Purchasing an Uninterruptible Power Supply

It's a typically rainy and windy day in the Pacific Northwest when the power goes out. My heart sinks as my monitors and computer suddenly turn off. When was the last time I saved the project I've been working on for the past few hours, or even worse did the sudden outage cause any data corruption? All of these questions come to mind only after the power goes out. Lets dig into why an Uninterruptible Power Supply (UPS) is a must have accessory for your PC setup.

First, a surge protector is not the same as an Uninterruptible Power Supply. As the name implies, a surge protector will guard your equipment from electrical surges – but it doesn't provide any power backup. A UPS which is sometimes also referred to as a battery backup, do have have surge protection built in. On the other hand, a UPS still has surge protection built-in but also contains a battery. For this reason they are sometimes called battery backups. By having a rechargeable battery, the UPS will provide emergency power to your equipment when the power is out. Some models are even available with a display showing your remaining battery capacity. 

Reasons for purchasing a UPS vary, but most people are looking for protection against blackouts, brownout, power spikes, and power surges.

Blackout: A failure of electrical power supply.

Brownout: A reduction of the availability of electrical power in a particular area. This happens when there is an overload of electrical circuits. If you have a lot of electrical equipment running at the same time, this can create a brownout.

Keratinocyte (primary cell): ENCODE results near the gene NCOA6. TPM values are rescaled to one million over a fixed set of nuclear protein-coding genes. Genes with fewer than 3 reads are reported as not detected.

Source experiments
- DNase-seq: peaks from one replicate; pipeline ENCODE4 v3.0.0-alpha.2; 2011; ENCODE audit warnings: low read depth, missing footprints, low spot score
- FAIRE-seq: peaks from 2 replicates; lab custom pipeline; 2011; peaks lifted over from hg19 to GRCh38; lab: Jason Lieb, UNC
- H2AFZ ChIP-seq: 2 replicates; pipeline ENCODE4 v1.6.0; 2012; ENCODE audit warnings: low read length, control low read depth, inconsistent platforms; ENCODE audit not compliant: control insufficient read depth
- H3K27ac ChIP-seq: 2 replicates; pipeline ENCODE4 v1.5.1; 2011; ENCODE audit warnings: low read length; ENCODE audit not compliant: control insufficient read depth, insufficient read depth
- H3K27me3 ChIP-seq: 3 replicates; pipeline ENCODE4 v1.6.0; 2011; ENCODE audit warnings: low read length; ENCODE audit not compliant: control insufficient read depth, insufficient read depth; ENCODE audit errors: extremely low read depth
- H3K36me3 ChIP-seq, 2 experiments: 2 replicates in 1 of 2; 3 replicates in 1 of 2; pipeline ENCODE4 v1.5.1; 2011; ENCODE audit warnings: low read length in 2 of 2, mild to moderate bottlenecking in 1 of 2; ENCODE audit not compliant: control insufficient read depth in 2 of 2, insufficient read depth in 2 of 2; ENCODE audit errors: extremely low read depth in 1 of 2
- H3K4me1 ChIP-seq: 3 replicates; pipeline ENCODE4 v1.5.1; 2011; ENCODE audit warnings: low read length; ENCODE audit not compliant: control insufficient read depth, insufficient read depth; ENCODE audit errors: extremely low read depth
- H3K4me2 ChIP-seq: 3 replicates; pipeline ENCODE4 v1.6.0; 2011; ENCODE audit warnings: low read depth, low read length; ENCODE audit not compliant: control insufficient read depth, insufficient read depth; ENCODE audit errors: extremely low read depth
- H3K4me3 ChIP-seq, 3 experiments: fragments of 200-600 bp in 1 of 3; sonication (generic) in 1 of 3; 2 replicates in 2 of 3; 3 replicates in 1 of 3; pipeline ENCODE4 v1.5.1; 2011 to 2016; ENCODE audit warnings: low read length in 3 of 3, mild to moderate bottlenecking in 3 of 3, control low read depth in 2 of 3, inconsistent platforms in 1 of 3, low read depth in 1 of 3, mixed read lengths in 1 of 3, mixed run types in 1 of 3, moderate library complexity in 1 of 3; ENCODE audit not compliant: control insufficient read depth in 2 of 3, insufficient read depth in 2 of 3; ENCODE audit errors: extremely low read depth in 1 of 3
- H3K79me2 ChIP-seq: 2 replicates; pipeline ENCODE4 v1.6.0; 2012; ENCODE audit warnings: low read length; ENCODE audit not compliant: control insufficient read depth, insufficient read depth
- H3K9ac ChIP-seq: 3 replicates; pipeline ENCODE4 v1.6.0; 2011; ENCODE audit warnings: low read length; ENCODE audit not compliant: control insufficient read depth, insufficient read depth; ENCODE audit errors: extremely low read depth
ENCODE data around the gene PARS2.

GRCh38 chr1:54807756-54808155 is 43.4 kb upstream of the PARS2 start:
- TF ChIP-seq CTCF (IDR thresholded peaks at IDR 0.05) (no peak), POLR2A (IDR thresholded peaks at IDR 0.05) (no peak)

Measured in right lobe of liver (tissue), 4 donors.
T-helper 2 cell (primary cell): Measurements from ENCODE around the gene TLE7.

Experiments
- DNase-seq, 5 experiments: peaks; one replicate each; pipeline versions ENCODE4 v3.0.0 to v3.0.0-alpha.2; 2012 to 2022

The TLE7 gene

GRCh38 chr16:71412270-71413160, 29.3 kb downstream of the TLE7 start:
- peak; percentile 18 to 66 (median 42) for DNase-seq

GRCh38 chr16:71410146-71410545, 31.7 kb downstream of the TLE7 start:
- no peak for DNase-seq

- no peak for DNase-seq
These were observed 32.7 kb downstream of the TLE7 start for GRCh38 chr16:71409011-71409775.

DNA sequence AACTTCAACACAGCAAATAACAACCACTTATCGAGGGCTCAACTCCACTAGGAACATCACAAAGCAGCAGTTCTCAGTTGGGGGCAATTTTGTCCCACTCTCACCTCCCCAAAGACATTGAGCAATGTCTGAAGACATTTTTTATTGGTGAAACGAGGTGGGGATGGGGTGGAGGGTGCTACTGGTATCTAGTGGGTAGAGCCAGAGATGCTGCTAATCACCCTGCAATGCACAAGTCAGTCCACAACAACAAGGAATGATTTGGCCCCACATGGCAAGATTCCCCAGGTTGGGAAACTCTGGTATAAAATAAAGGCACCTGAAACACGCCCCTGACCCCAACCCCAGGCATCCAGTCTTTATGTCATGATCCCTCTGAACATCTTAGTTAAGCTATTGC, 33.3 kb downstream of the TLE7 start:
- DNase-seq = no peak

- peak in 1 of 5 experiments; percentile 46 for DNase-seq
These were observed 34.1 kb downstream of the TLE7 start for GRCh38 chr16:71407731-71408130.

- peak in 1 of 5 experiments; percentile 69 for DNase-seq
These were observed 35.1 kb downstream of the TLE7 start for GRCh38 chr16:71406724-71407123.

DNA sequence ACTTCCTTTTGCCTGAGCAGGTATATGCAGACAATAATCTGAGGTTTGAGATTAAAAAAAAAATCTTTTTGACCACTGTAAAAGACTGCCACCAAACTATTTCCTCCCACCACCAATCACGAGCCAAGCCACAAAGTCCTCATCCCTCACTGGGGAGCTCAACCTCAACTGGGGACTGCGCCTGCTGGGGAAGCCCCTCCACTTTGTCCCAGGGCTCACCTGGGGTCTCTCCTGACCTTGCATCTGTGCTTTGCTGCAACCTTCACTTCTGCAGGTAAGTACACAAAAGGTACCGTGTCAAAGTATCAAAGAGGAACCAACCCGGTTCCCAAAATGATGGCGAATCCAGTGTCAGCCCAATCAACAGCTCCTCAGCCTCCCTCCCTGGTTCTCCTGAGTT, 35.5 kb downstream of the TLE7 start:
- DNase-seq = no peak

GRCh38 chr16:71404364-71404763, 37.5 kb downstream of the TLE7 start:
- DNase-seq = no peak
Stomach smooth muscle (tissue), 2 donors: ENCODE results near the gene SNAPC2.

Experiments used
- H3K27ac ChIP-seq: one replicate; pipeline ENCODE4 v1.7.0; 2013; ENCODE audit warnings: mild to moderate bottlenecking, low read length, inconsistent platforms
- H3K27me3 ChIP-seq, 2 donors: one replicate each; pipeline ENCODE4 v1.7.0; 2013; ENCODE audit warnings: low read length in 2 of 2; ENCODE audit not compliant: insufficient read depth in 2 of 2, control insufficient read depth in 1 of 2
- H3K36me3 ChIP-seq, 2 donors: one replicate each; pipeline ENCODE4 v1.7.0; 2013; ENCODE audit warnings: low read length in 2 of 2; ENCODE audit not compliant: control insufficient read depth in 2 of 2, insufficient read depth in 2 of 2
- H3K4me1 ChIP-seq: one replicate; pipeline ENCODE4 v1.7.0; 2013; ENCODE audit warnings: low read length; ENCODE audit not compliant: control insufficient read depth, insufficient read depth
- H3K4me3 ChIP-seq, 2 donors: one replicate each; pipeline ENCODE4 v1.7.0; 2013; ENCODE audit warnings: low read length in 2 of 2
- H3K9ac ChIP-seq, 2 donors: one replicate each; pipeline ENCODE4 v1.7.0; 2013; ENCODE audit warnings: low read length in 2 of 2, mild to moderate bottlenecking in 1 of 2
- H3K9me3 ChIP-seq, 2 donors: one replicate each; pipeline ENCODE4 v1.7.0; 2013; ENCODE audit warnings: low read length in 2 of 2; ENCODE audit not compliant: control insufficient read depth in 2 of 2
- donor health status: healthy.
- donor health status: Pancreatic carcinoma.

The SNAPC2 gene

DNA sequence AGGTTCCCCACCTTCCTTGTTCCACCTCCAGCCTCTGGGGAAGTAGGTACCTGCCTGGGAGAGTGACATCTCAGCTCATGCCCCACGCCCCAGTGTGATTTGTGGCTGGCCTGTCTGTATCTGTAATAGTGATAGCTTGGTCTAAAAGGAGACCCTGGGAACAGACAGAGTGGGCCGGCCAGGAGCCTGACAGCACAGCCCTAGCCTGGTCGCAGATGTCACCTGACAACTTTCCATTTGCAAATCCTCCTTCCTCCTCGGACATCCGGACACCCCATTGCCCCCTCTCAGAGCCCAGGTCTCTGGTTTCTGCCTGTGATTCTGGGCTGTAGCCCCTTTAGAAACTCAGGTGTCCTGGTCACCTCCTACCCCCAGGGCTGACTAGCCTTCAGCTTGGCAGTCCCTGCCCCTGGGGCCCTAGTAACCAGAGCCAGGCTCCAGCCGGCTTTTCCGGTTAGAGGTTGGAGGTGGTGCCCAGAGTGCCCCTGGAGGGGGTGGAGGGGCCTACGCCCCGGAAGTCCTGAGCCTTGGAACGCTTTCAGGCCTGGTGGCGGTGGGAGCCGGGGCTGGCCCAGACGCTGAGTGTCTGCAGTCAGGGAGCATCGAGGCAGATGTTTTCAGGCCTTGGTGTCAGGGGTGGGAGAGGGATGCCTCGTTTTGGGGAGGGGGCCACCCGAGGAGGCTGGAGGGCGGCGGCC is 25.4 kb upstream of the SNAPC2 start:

Power Spike: A power increase of great magnitude, such as that caused by a lightning strike. A spike can arrive via power lines, phone lines, network lines, or the like and may cause widespread damage.

Power Surge: A dramatic increase in voltage caused by household appliances such as a running refrigerator or air conditioners running during the summer. Surges last a very short time, but can cause significant damage to anything plugged into an electrical outlet.

Once you have decided to purchase a UPS, there are several specifications to consider. Not only does the UPS need enough wattage to handle the load of your PC running, along with monitor and peripherals, you also need enough energy stored in the battery to handle that load for a sufficient length of time. Sometimes that means just shutting down the PC safely, but for other people it might mean being able to continue working through short outages. Puget Systems includes the total power draw of your system under full load as just one of Puget System’s many Quality Control processes. With that information, APC and Tripp Lite both offer tools to help you choose a UPS based on your system's total draw (wattage) and desired runtime. 

Another advantage of having a UPS is that many newer models have starting to offer USB power outlets. During a power outage it can still be used as a powerbank and charge your cell phone/tablet etc. You can also plug devices in such as a low powered lamp to provide some light during a brief power outage. 

Have you found a UPS that works well for you? Please share in the comments.